In this post we will go through how to find a part time job as a student. We will do it step by step, from building a good student CV & cover letter (regardless of experience); to finding job opportunities, and ultimately performing during interviews.
Finding a student job while at university is not easy. It can be very frustrating at times, particularly if you actually need some extra money to sustain yourself.
Some students lack work experience to put on their CV; others have some previous experience, but they struggle to find jobs to apply for; many who manage to apply are then rejected or never hear back.
Unsurprisingly, the competition for those jobs is also very high, which makes it even harder.
Even if you don’t have work experience to put on your CV as a student, don’t worry about it! At some point you will have start gaining some right?
Doing it while at university might be a good idea. Mind that many jobs do not ask for previous experience but for other things as we’ll see later.
Best industries to find a part time student job
In term of industries to work in as a student, the key is flexibility. In that regard, the most flexible industries are commonly hospitality, retail and customer service.
The nature of their services means they can offer unusual work patterns (shifts) covering weekends and evenings, which are perfect for university students.
However, remote working has never been more popular nowadays. This means that you could also find customer service/support roles completely online.
Moreover, if you have some IT literacy you could also apply for data entry or IT technical support type roles, which are always in demand.
What does flexibility in a student job really mean?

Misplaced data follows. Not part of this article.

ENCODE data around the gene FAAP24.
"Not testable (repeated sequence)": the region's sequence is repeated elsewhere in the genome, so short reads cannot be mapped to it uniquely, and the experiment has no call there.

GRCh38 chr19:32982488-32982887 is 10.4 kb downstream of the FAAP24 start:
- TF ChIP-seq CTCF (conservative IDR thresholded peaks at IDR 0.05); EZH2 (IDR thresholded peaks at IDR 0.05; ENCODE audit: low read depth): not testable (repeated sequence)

Flexibility and time management are key, and again that’s why those industries above (not always), are good for student jobs.
You might think that evenings/weekends shifts is what make certain roles more suitable for students. That is certainly important, but not the only aspect to consider.
A flexible student job also means that, either by contract or by having a good relationship with managers, you will be able to increase/decrease your work hours according to your university schedule.
How many hours a week should I work at university?
A very common concern among student is how many hours to work while at university. The reality is that an exact number does not exist, it all depends on your personal situation.
Most universities will suggest to not exceed a certain threshold (usually around 15hrs a week). However, some students are able to work more (even full-time in some cases), others less than that threshold.
Again, it all depends on personal factors, e.g. the number of hours your degree actually requires you to commit in a week (or days); or your financial situation.